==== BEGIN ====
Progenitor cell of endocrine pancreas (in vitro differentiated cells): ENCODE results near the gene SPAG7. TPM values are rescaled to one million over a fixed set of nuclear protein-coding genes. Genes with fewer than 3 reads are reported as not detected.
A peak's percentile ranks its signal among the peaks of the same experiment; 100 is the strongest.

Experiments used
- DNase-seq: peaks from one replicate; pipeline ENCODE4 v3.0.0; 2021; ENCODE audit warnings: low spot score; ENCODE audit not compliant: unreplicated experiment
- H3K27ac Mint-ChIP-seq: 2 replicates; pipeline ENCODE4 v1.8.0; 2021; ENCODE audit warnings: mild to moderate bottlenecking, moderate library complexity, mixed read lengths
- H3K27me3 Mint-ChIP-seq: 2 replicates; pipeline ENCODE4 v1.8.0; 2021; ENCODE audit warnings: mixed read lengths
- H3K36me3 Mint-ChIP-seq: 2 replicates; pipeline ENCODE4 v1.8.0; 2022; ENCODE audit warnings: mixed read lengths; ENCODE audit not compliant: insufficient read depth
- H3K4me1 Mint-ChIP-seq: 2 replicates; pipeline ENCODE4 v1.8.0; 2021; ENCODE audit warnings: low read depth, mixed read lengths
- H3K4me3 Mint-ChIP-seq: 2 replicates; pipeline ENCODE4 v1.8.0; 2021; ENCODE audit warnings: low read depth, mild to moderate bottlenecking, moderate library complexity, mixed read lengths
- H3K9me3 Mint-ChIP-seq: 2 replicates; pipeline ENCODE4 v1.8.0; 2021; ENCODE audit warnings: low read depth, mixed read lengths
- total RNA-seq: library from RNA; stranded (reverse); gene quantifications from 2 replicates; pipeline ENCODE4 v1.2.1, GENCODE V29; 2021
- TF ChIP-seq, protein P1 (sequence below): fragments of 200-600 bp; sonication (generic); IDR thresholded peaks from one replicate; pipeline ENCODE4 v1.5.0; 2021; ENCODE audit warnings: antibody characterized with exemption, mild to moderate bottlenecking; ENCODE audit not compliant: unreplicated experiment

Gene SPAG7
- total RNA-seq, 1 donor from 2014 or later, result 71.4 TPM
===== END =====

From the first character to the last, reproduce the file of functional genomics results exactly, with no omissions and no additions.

Progenitor cell of endocrine pancreas (in vitro differentiated cells): ENCODE results near the gene SPAG7. TPM values are rescaled to one million over a fixed set of nuclear protein-coding genes. Genes with fewer than 3 reads are reported as not detected.
A peak's percentile ranks its signal among the peaks of the same experiment; 100 is the strongest.

Experiments used
- DNase-seq: peaks from one replicate; pipeline ENCODE4 v3.0.0; 2021; ENCODE audit warnings: low spot score; ENCODE audit not compliant: unreplicated experiment
- H3K27ac Mint-ChIP-seq: 2 replicates; pipeline ENCODE4 v1.8.0; 2021; ENCODE audit warnings: mild to moderate bottlenecking, moderate library complexity, mixed read lengths
- H3K27me3 Mint-ChIP-seq: 2 replicates; pipeline ENCODE4 v1.8.0; 2021; ENCODE audit warnings: mixed read lengths
- H3K36me3 Mint-ChIP-seq: 2 replicates; pipeline ENCODE4 v1.8.0; 2022; ENCODE audit warnings: mixed read lengths; ENCODE audit not compliant: insufficient read depth
- H3K4me1 Mint-ChIP-seq: 2 replicates; pipeline ENCODE4 v1.8.0; 2021; ENCODE audit warnings: low read depth, mixed read lengths
- H3K4me3 Mint-ChIP-seq: 2 replicates; pipeline ENCODE4 v1.8.0; 2021; ENCODE audit warnings: low read depth, mild to moderate bottlenecking, moderate library complexity, mixed read lengths
- H3K9me3 Mint-ChIP-seq: 2 replicates; pipeline ENCODE4 v1.8.0; 2021; ENCODE audit warnings: low read depth, mixed read lengths
- total RNA-seq: library from RNA; stranded (reverse); gene quantifications from 2 replicates; pipeline ENCODE4 v1.2.1, GENCODE V29; 2021
- TF ChIP-seq, protein P1 (sequence below): fragments of 200-600 bp; sonication (generic); IDR thresholded peaks from one replicate; pipeline ENCODE4 v1.5.0; 2021; ENCODE audit warnings: antibody characterized with exemption, mild to moderate bottlenecking; ENCODE audit not compliant: unreplicated experiment

Gene SPAG7
- total RNA-seq, 1 donor from 2014 or later, result 71.4 TPM